When I picked up THE MADONNAS OF LENINGRAD last week, I wasn’t expecting to read a novel about mental illness. I was expecting to read about life in Russia during WWII. I got both.
Gorgeously written, the novel shifts back and forth between the present day in America and wartime in Leningrad. But these shifts aren’t merely the author’s way of telling the story; they mirror how life is experienced by Marina Buriakov, the elderly protagonist whose Alzheimer’s disease relentlessly pulls her from the present into the past.
It seems odd to me, but I rarely hear Alzheimer’s discussed as a mental illness. Because it’s a disease that tends to strike people as they get older, there seems to be less stigma surrounding Alzheimer’s, more acceptance of it as a neurological disease than conditions like schizophrenia or bipolar disorder. (Or maybe it’s just that, in our culture, we expect older people to break down, and we don’t pay that much attention.)
But take a look at the Alzheimer’s Association’s description of the symptoms of the disease and you’ll see how closely it parallels the symptoms of psychosis:
The most common early symptom of Alzheimer’s is difficulty remembering newly learned information because Alzheimer changes typically begin in the part of the brain that affects learning. As Alzheimer’s advances through the brain it leads to increasingly severe symptoms, including disorientation, mood and behavior changes; deepening confusion about events, time and place; unfounded suspicions about family, friends and professional caregivers; more serious memory loss and behavior changes; and difficulty speaking, swallowing and walking.
Living in the past means living in another reality. That alternate reality might not be as shocking to others as an invented reality based on hallucinations and delusions—there is, after all, some basis in fact for Alzheimer’s-induced visions—but it separates people from their loved ones nonetheless.
For the spouse of someone suffering from Alzheimer’s, life becomes a lonely road.
There are many heartbreaking moments in THE MADONNAS OF LENINGRAD. Wartime deaths, separations, and starvation juxtaposed with incredible moments of loving self-sacrifice. In the present, a mother who doesn’t recognize her child, an elderly woman who wanders away into the night.
For me, though, the most wrenching part of the novel is a small section told from Marina’s husband’s point of view.
In this chapter, Dmitri is awakened in the middle of the night by his wife’s confusion. No matter how much he tries to comfort her and explain where they are, her mind can’t hold his answers, and she keeps asking to go home.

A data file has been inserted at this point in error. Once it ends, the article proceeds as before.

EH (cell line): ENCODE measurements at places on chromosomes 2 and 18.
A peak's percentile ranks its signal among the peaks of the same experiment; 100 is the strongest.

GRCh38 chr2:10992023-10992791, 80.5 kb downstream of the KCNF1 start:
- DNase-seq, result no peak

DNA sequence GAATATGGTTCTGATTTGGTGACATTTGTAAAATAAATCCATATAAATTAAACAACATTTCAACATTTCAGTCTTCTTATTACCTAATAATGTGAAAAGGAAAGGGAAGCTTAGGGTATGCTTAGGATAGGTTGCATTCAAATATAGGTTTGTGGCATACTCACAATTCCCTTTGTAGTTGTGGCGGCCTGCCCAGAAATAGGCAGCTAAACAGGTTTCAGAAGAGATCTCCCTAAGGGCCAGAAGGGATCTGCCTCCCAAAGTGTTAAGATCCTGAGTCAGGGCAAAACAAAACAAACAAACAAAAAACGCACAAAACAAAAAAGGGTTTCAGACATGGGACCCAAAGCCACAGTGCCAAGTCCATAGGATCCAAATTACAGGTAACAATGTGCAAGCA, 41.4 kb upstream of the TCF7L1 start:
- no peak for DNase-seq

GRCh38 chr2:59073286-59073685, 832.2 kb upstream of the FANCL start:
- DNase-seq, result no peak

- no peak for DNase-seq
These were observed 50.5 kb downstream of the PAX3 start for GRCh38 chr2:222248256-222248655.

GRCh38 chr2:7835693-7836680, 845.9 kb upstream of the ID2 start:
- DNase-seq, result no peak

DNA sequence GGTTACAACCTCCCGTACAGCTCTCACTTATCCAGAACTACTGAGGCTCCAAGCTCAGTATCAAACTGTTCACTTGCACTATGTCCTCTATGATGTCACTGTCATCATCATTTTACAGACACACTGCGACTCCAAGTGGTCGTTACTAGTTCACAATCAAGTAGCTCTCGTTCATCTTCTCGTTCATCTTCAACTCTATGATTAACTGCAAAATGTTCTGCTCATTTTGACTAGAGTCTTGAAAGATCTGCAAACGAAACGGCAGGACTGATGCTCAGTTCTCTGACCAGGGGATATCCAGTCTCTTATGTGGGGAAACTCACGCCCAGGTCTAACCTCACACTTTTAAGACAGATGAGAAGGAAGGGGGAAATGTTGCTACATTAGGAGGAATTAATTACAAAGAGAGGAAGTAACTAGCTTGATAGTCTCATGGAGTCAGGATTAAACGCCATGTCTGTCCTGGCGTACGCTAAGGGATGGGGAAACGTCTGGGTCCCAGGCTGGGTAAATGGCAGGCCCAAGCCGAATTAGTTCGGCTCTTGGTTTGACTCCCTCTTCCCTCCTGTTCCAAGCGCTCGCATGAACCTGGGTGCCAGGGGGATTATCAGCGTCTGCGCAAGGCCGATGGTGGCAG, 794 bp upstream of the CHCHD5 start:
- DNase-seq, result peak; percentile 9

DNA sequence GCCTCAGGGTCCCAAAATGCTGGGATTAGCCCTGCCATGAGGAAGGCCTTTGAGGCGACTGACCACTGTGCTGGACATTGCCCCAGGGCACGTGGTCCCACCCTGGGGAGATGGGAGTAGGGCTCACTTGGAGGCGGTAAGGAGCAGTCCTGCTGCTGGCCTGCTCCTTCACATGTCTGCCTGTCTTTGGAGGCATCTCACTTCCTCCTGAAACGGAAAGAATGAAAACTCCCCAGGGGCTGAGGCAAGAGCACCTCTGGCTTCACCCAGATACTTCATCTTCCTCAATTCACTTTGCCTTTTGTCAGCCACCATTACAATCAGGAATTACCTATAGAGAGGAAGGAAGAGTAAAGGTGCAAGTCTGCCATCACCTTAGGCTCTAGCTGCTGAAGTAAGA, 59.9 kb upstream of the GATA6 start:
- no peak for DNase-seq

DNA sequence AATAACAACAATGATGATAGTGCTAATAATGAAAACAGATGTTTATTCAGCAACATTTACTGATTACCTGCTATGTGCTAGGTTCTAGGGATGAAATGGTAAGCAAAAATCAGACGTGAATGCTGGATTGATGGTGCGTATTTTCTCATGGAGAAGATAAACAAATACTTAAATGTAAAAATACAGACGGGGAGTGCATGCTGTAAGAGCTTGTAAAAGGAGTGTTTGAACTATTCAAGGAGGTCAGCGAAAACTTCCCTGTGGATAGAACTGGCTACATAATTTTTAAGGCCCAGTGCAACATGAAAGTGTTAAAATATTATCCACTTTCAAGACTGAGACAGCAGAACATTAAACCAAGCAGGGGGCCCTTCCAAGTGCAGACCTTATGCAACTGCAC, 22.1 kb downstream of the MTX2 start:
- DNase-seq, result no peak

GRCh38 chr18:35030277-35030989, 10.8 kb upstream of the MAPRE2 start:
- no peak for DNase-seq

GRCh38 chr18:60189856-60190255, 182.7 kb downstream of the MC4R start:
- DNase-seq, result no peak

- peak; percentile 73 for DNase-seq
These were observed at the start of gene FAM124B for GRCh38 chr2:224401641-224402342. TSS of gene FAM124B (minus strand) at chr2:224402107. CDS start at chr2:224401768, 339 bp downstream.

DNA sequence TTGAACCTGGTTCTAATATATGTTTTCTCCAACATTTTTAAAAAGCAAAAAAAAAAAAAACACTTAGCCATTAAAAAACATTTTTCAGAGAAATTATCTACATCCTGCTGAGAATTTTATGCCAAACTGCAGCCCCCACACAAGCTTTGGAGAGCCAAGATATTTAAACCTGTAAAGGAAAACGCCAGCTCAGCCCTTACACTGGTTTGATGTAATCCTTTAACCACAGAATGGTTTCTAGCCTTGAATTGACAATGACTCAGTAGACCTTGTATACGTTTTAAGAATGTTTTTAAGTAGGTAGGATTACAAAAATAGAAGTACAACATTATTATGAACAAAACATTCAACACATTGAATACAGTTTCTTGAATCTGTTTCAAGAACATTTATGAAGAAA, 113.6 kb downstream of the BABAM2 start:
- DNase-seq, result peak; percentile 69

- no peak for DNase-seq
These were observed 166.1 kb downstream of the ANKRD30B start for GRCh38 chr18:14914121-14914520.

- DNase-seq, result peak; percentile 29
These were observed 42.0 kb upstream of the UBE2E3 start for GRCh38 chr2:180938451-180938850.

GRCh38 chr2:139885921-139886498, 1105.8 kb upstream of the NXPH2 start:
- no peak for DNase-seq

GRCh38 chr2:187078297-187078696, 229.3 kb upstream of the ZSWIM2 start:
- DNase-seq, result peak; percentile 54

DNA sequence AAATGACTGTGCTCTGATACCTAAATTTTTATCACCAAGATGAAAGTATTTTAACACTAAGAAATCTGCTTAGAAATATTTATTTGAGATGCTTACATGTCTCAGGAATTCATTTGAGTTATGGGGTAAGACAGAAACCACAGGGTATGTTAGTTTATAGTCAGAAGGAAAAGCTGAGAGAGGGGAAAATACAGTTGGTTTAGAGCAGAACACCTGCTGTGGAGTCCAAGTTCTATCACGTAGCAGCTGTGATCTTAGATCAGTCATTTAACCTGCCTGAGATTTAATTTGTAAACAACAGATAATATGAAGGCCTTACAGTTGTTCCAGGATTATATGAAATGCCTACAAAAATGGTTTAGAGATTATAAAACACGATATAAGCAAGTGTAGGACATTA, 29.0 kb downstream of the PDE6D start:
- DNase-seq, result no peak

He is so tired. His eyes are leaden, and his mind is swimming in deep, heavy water. He answers her questions, but each one costs him an effort. Sometimes it is more than he can bear, this repetition, over and over, of the same questions, the same answers, as though their lives were a battered phonograph record with a hundred skips and they will never get to the end of it…
“Marina, you have to sleep now.” He feels his eyes stinging with frustration. “I need for you to help me. Do you understand?” In the half-light, their eyes meet. What he finds there is her, but also not her. Her eyes are like the bright surface of the shallow water, reflecting back his own gaze. Something flutters and darts under the surface, but it might be his own desire, his own memory. He is, he realizes, probably alone.
This passage affected me deeply because one of the things I remember most about my husband’s breakdown was the oddly disconnected look in his eyes. His pupils were large and unfixed, focused on an internal landscape I couldn’t share. No matter how hard I tried to coax him back to reality, the waters separating us were too wide. He couldn’t swim to shore.
And this, I think, is the tragedy of being married to someone in the grips of serious mental illness. The loneliness of it, the desire to connect with someone who’s just not there.
My husband and I have been very fortunate that medication and therapy have restored John’s grip on reality. As Alzheimer’s—or any untreated psychotic disease—progresses, the most you can hope for are fleeting moments of clarity and recognition. The most you can hope for is a brief moment when you will not be alone.
A couple of posts ago, I wrote about my anxiety about the upcoming birth of our child triggering a return of John’s psychosis. Talking about my concerns the other day with John and our therapist, I realized what’s underneath them: the fear that I will be alone during one of the most terrifying, most painful, and most meaningful moments of my life.
Getting to the root of my fears always helps to alleviate them. Sharing them helps, too, because it gives my husband a chance to support me right now, here, in the present.
And it shows me that, much as I might fear it, for today, I’m truly, truly not alone.